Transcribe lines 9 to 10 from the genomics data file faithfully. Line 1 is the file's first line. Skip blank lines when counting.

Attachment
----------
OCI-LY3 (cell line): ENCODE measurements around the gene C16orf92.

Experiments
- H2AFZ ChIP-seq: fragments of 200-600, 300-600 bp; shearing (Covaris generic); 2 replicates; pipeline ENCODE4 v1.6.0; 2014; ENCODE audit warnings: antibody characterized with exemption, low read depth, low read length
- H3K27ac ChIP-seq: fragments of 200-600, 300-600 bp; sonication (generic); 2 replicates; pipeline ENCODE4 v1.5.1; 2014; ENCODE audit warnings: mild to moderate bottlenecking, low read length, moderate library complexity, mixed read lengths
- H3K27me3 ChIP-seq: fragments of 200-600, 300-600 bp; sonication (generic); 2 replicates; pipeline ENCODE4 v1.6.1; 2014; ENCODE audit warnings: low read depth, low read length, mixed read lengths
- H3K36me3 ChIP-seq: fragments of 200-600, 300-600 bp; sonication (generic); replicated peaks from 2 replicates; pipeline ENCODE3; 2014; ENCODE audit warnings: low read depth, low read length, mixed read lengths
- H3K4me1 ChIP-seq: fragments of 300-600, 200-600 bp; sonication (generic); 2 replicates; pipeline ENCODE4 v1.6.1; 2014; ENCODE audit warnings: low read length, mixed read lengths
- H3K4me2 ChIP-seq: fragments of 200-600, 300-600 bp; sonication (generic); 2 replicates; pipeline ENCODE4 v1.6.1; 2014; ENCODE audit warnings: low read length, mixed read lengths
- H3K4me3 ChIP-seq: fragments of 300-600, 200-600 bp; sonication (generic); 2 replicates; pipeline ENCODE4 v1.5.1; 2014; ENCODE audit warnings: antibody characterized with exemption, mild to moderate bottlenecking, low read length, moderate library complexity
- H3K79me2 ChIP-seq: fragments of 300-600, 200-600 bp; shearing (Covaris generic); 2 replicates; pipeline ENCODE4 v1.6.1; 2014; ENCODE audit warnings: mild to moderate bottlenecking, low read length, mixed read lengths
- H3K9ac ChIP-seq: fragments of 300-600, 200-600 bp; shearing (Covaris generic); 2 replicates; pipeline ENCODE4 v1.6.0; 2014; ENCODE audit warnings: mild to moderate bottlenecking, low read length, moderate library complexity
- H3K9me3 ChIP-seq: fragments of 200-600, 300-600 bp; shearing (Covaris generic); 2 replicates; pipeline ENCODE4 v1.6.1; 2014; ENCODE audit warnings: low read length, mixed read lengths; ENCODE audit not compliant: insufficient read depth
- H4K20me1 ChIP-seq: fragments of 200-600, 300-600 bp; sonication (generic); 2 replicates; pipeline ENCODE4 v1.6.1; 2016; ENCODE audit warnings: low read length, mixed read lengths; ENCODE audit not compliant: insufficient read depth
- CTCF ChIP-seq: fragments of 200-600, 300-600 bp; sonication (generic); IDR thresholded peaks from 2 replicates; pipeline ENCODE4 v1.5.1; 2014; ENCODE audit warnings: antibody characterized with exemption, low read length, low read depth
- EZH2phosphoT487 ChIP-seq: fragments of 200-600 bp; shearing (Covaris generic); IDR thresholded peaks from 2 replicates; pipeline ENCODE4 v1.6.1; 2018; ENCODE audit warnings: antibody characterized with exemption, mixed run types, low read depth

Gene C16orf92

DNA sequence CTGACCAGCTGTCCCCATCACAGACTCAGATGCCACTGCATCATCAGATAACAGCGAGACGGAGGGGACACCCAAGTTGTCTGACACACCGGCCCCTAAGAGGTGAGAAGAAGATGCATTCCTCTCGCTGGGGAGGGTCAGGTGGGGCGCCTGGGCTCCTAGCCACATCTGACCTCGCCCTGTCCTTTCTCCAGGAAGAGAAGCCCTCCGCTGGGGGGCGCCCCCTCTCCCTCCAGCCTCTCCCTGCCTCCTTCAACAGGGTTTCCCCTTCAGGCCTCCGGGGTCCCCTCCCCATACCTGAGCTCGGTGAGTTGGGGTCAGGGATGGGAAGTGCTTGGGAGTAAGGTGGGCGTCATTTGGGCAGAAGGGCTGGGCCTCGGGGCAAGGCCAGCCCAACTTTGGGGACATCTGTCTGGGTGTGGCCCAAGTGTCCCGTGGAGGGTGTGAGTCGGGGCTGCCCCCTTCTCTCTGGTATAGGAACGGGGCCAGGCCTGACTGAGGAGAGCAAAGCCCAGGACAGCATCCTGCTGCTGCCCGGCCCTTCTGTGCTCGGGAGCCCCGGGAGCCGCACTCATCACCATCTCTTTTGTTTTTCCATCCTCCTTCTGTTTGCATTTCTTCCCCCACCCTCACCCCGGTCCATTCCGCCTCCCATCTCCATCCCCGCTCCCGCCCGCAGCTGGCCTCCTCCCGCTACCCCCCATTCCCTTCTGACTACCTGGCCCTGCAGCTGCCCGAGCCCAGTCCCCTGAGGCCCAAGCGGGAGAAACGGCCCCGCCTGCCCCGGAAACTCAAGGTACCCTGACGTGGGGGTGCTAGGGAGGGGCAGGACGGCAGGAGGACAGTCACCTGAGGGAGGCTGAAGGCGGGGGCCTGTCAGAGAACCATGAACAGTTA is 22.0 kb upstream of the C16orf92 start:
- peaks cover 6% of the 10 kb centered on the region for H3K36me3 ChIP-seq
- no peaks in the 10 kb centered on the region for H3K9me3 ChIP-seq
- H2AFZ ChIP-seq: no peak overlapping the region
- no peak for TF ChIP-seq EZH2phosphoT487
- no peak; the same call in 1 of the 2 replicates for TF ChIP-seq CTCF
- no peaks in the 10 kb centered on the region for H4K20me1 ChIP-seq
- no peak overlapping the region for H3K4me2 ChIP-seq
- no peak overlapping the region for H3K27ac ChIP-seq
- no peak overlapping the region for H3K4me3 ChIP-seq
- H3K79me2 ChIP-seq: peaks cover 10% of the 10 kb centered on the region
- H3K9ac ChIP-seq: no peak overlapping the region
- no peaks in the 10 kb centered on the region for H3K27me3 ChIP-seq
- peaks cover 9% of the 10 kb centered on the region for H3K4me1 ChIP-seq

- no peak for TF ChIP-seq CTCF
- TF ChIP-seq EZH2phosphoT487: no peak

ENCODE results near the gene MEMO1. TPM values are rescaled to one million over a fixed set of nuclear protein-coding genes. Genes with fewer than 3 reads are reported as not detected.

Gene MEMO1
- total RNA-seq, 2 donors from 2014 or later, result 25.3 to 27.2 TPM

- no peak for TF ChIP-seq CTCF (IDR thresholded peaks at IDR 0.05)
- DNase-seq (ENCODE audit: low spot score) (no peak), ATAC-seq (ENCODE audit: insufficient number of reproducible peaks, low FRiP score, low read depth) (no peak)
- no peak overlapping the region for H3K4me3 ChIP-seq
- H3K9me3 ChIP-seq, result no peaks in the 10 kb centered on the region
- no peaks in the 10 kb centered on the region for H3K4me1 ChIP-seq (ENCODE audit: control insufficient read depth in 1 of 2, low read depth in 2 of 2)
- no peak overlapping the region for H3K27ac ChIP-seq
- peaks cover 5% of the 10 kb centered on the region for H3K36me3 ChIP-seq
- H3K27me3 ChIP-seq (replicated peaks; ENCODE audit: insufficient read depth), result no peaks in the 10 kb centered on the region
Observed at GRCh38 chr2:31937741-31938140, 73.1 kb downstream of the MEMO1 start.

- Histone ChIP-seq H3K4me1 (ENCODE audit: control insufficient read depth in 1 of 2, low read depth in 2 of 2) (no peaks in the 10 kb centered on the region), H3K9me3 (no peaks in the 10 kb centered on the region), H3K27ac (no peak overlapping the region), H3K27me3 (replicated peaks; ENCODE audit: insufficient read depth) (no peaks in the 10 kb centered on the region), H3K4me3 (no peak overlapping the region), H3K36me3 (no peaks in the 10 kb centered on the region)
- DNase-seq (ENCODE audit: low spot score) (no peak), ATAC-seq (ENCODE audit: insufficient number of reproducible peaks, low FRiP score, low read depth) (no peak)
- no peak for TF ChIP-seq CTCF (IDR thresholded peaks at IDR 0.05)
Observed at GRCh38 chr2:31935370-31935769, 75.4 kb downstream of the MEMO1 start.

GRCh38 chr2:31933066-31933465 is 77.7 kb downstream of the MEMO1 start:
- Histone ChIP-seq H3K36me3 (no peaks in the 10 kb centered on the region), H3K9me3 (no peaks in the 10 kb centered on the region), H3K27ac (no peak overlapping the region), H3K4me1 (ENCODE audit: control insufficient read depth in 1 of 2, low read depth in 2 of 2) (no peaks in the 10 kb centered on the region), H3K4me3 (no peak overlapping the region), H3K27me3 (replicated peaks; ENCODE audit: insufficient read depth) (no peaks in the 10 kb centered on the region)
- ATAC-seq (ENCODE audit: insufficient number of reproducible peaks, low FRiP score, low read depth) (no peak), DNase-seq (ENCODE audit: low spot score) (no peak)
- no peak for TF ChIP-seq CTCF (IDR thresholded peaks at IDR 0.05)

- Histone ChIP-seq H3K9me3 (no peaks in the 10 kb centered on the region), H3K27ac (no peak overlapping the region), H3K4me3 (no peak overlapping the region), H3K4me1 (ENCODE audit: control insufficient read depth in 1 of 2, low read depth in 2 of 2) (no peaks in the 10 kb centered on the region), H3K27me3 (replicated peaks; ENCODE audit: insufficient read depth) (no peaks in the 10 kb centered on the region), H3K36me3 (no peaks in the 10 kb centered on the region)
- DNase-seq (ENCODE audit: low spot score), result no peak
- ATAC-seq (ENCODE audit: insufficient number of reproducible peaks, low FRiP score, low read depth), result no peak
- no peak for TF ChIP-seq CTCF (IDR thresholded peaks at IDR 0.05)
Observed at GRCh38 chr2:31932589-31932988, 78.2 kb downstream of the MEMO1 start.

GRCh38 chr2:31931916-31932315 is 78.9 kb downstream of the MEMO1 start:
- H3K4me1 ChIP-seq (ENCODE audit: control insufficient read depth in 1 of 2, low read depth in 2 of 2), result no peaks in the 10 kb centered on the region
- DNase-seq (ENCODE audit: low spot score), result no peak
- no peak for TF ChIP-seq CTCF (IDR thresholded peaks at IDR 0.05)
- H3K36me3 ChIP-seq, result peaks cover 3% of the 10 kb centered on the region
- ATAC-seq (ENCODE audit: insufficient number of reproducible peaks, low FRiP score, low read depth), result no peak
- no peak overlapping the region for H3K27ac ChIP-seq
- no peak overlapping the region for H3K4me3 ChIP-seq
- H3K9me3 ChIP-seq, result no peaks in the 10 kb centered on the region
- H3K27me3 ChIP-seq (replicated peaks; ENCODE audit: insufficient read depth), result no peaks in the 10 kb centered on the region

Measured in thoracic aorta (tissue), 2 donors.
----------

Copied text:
- H3K4me3 ChIP-seq: fragments of 300-600, 200-600 bp; sonication (generic); 2 replicates; pipeline ENCODE4 v1.5.1; 2014; ENCODE audit warnings: antibody characterized with exemption, mild to moderate bottlenecking, low read length, moderate library complexity
- H3K79me2 ChIP-seq: fragments of 300-600, 200-600 bp; shearing (Covaris generic); 2 replicates; pipeline ENCODE4 v1.6.1; 2014; ENCODE audit warnings: mild to moderate bottlenecking, low read length, mixed read lengths